Three United players made the squad for the 1966 World Cup in England – Charlton, defender Nobby Stiles and forward John Connelly.

Little did the trio know when they opened the tournament with a 0-0 draw against Uruguay that they would climb to the very pinnacle of English football achievement.

Argentina were overcome 1-0 in an intensely physical quarter final and then Charlton scored twice in the 2-1 semi-final victory over Portugal.

City forward Trevor Francis beats Alan Hansen in England’s 1-0 victory over Scotland in the Centenary International, May 1982

City forward Trevor Francis beats Alan Hansen in England’s 1-0 victory over Scotland in the Centenary International, May 1982

Then it was the drama of the final against West Germany at Wembley – and the sheer, unadulterated joy of winning the World Cup by four goals to two in extra time.

Stiles, no front teeth and socks rolled down, did his famous victory dance; Charlton was emotionally overcome. Bobby Moore, majestic in defence, lifted the Jules Rimet trophy high above his team-mates. Will the like ever be seen again?

Charlton and Stiles were back at the World Cup in Mexico in 1970 along with United team-mate goalkeeper Alex Stepney. But this time they were joined by two City legends – Francis Lee and Colin Bell.

Much was expected of England. They were the holders and they had a strong squad.

England finished second in their group after losing 1-0 to eventual winners Brazil and beating Romania and Czechoslovakia.

Goalie trio! City’s Joe Corrigan, centre, with England colleagues Peter Shilton, left, and Ray Clemence, June 1980

Goalie trio! City’s Joe Corrigan, centre, with England colleagues Peter Shilton, left, and Ray Clemence, June 1980

Then came the 3-2 quarter final defeat to West Germany with ‘keeper Gordon Banks struck down with food poisoning.

England’s next appearance in the World Cup finals came in Spain in 1982. The Manchester contingent was winger Steve Coppell and midfielders Bryan Robson and Ray Wilkins from United along with forward Trevor Francis and ‘keeper Joe Corrigan from City.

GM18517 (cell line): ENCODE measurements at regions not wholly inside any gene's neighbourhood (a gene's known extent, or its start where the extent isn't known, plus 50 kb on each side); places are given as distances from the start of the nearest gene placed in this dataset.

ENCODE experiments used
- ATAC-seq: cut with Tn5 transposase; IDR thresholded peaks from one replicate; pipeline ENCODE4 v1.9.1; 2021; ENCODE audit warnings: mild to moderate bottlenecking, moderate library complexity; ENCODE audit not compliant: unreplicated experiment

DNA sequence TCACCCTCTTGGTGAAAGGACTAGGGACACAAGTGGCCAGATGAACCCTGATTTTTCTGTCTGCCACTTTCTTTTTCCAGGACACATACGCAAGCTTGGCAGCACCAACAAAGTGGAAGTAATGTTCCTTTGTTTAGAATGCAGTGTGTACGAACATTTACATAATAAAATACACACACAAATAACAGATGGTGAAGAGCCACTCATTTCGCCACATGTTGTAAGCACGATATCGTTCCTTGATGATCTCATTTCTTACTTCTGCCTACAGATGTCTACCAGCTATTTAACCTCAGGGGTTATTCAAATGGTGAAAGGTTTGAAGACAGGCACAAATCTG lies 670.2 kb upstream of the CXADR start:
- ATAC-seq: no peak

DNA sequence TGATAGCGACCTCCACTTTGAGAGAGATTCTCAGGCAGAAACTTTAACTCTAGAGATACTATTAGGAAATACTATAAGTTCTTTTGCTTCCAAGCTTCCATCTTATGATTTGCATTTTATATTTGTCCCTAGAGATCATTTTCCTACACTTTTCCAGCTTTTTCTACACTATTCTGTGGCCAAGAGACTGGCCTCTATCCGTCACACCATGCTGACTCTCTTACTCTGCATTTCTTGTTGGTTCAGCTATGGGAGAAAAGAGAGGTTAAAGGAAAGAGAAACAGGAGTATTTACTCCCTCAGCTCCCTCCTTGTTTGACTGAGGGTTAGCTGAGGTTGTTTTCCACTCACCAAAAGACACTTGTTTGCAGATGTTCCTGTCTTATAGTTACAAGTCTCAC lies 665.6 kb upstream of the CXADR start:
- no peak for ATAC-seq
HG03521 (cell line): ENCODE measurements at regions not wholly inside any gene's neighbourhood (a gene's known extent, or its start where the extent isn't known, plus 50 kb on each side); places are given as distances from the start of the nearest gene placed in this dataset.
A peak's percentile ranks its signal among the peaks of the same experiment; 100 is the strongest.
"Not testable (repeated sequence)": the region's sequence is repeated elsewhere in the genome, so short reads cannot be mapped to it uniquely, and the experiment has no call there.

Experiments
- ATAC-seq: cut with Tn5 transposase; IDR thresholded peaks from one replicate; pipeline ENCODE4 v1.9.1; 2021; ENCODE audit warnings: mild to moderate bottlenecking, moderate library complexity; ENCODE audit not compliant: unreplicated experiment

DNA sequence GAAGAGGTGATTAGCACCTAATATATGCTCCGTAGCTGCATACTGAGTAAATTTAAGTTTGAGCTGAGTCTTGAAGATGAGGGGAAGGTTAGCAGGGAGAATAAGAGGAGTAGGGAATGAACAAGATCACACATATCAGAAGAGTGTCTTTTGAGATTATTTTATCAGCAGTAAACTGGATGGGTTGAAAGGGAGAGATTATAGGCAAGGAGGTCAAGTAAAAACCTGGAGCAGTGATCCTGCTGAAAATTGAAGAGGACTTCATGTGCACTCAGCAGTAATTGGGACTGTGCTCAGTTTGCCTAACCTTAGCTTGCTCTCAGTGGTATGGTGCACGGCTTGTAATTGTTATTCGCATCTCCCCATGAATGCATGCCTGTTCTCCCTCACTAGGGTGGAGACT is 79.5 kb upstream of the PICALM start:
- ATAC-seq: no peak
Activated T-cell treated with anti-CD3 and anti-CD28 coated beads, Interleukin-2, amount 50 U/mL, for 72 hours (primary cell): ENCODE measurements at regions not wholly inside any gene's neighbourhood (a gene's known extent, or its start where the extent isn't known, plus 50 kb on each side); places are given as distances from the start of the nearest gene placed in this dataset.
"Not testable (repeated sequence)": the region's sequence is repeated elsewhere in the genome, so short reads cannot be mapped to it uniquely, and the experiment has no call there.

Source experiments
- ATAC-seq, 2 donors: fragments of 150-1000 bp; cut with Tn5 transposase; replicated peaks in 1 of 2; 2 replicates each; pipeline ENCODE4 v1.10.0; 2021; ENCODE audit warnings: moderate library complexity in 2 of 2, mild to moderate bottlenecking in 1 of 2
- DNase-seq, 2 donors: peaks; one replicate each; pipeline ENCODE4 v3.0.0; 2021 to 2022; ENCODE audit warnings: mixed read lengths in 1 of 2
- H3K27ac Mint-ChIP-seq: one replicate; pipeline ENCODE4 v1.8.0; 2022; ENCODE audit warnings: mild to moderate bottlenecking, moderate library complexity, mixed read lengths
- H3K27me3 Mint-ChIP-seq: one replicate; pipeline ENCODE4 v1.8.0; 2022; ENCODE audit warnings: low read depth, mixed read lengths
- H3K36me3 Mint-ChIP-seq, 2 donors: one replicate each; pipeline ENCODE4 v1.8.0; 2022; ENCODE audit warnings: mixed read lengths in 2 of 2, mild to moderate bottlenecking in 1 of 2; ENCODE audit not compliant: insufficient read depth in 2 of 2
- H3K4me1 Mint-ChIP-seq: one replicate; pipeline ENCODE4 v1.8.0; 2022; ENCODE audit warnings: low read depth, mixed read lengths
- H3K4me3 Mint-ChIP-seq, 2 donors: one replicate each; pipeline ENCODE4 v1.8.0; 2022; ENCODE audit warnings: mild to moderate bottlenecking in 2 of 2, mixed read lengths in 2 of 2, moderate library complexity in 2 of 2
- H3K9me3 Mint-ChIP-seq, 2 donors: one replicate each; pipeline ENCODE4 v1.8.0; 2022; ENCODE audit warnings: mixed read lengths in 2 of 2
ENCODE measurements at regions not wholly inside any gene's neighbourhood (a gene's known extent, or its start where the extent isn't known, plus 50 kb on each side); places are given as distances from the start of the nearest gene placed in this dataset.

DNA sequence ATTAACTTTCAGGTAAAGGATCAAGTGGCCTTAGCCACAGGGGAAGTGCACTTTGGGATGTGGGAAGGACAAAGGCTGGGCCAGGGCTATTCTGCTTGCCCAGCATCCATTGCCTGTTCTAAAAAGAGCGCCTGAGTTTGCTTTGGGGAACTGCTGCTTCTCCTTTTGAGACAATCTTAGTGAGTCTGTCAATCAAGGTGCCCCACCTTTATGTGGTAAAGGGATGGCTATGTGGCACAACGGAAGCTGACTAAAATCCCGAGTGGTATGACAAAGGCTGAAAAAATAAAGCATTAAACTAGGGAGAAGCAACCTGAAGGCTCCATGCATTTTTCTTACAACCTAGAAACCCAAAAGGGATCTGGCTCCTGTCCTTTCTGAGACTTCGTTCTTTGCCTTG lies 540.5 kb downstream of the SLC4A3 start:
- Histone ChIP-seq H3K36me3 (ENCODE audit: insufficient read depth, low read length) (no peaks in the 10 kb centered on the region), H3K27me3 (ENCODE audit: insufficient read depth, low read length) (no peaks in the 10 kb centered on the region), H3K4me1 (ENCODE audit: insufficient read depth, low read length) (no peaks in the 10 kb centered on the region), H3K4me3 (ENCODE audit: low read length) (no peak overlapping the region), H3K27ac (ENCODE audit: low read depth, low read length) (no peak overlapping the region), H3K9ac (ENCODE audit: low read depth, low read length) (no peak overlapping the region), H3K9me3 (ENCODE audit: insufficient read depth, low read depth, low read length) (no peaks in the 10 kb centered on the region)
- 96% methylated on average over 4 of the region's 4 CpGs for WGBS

Robson scored in the first minute in England’s opening 3-1 victory over France. He added a second in the 67th minute.

Francis scored in the following 2-0 win over Czechoslovakia and again in the 1-0 victory against Kuwait. But England failed to get through the next qualifying group which included West Germany and Spain.

United duo Bryan Robson and Ray Wilkins line up with Kevin Keegan and Trevor Brooking at the England team hotel in Spain, June 1982

United duo Bryan Robson and Ray Wilkins line up with Kevin Keegan and Trevor Brooking at the England team hotel in Spain, June 1982

Finally, it was back to Mexico in 1986 with Robson and United ‘keeper Gary Bailey included in the squad.

England went out to overall winners Argentina 2-1 in a quarter final which included the infamous ‘hand of god’ incident.

Diego Maradona blatantly punched the ball past England ‘keeper Peter Shilton, but the goal was allowed to stand by Tunisian referee Ali Bin Nasser and Bulgarian linesman Bogdan Dochev.

After the match, each blamed the other for the foul being missed. Nasser said he was waiting for a signal from his linesman; Dochev said FIFA rules at the time prevented linesmen discussing decisions with referees.

Either way, England were on their way home.

It’s ours! United players Nobby Stiles, far left, and Bobby Charlton, far right, celebrate winning the World Cup, July 1966

It’s ours! United players Nobby Stiles, far left, and Bobby Charlton, far right, celebrate winning the World Cup, July 1966